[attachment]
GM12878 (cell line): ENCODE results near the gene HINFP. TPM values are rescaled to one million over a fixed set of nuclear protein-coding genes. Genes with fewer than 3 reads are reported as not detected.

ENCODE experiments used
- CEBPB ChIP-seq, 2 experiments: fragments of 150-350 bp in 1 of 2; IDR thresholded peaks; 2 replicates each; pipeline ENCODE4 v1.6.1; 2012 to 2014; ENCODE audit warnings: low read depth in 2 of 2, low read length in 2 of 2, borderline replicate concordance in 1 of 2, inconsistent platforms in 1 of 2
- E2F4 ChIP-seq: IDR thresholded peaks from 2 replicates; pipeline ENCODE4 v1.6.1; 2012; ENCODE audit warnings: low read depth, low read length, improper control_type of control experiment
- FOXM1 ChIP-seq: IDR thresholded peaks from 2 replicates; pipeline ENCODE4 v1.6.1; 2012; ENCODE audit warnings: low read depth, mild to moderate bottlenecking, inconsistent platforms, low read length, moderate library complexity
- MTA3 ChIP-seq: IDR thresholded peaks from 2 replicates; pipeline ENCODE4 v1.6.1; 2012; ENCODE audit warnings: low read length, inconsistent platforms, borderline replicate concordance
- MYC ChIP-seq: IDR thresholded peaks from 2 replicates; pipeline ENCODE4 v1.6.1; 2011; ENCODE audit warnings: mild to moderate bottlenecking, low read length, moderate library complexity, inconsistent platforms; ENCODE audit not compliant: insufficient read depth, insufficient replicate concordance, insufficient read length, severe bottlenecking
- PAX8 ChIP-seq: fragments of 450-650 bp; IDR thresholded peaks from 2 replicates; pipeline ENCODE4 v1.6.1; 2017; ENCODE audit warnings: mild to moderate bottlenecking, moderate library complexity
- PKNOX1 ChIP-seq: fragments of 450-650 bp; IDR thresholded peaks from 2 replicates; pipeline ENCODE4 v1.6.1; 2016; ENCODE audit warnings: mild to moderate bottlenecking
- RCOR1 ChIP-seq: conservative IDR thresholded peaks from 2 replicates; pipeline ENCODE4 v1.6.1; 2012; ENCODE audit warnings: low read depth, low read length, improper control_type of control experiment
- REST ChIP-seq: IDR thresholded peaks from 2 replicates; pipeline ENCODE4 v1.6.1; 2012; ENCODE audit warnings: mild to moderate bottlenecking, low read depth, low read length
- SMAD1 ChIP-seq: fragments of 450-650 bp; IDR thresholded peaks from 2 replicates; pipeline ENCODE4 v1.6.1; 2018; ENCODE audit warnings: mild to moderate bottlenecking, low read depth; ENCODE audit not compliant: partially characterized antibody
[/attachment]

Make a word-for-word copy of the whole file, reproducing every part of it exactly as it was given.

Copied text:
GM12878 (cell line): ENCODE results near the gene HINFP. TPM values are rescaled to one million over a fixed set of nuclear protein-coding genes. Genes with fewer than 3 reads are reported as not detected.

ENCODE experiments used
- CEBPB ChIP-seq, 2 experiments: fragments of 150-350 bp in 1 of 2; IDR thresholded peaks; 2 replicates each; pipeline ENCODE4 v1.6.1; 2012 to 2014; ENCODE audit warnings: low read depth in 2 of 2, low read length in 2 of 2, borderline replicate concordance in 1 of 2, inconsistent platforms in 1 of 2
- E2F4 ChIP-seq: IDR thresholded peaks from 2 replicates; pipeline ENCODE4 v1.6.1; 2012; ENCODE audit warnings: low read depth, low read length, improper control_type of control experiment
- FOXM1 ChIP-seq: IDR thresholded peaks from 2 replicates; pipeline ENCODE4 v1.6.1; 2012; ENCODE audit warnings: low read depth, mild to moderate bottlenecking, inconsistent platforms, low read length, moderate library complexity
- MTA3 ChIP-seq: IDR thresholded peaks from 2 replicates; pipeline ENCODE4 v1.6.1; 2012; ENCODE audit warnings: low read length, inconsistent platforms, borderline replicate concordance
- MYC ChIP-seq: IDR thresholded peaks from 2 replicates; pipeline ENCODE4 v1.6.1; 2011; ENCODE audit warnings: mild to moderate bottlenecking, low read length, moderate library complexity, inconsistent platforms; ENCODE audit not compliant: insufficient read depth, insufficient replicate concordance, insufficient read length, severe bottlenecking
- PAX8 ChIP-seq: fragments of 450-650 bp; IDR thresholded peaks from 2 replicates; pipeline ENCODE4 v1.6.1; 2017; ENCODE audit warnings: mild to moderate bottlenecking, moderate library complexity
- PKNOX1 ChIP-seq: fragments of 450-650 bp; IDR thresholded peaks from 2 replicates; pipeline ENCODE4 v1.6.1; 2016; ENCODE audit warnings: mild to moderate bottlenecking
- RCOR1 ChIP-seq: conservative IDR thresholded peaks from 2 replicates; pipeline ENCODE4 v1.6.1; 2012; ENCODE audit warnings: low read depth, low read length, improper control_type of control experiment
- REST ChIP-seq: IDR thresholded peaks from 2 replicates; pipeline ENCODE4 v1.6.1; 2012; ENCODE audit warnings: mild to moderate bottlenecking, low read depth, low read length
- SMAD1 ChIP-seq: fragments of 450-650 bp; IDR thresholded peaks from 2 replicates; pipeline ENCODE4 v1.6.1; 2018; ENCODE audit warnings: mild to moderate bottlenecking, low read depth; ENCODE audit not compliant: partially characterized antibody